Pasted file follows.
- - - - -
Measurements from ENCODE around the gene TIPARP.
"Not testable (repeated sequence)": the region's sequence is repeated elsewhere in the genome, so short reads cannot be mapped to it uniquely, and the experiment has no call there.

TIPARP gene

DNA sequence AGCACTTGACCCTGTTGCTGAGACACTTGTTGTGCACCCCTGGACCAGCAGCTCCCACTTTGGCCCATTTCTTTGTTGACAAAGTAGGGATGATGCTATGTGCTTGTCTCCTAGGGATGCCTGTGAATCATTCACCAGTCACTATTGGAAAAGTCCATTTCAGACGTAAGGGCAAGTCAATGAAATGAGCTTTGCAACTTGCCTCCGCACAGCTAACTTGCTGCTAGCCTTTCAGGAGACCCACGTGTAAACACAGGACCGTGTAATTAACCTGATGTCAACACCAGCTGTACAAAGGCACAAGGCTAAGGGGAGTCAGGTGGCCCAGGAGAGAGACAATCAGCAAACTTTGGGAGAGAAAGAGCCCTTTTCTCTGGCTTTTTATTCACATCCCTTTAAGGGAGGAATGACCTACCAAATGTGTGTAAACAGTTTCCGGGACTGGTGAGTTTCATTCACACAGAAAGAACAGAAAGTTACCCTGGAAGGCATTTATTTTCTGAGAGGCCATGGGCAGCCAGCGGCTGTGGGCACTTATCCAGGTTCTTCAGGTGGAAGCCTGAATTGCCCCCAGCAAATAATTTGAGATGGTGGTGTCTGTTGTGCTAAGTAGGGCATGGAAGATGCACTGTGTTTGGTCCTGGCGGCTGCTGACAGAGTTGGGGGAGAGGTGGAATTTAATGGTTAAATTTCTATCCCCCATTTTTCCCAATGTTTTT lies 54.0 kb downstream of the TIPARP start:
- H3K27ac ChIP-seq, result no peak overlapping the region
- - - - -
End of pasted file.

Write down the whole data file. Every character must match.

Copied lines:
Measurements from ENCODE around the gene TIPARP.
"Not testable (repeated sequence)": the region's sequence is repeated elsewhere in the genome, so short reads cannot be mapped to it uniquely, and the experiment has no call there.

TIPARP gene

DNA sequence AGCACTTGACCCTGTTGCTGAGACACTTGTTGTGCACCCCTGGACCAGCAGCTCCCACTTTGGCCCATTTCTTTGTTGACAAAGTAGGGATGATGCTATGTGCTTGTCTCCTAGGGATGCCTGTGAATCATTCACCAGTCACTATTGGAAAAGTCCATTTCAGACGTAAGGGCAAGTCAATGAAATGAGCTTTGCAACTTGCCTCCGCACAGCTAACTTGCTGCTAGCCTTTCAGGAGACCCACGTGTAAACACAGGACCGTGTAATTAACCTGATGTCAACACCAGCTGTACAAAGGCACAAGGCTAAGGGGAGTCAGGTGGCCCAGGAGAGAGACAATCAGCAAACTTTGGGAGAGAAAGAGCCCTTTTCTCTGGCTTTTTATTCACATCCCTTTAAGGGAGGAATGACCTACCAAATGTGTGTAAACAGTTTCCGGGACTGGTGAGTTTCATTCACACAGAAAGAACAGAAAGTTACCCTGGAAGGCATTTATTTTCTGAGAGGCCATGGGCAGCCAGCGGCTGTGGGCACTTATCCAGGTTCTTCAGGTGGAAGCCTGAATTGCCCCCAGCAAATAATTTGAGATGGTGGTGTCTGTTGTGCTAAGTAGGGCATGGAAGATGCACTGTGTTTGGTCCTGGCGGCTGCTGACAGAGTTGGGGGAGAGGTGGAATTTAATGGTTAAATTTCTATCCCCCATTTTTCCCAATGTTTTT lies 54.0 kb downstream of the TIPARP start:
- H3K27ac ChIP-seq, result no peak overlapping the region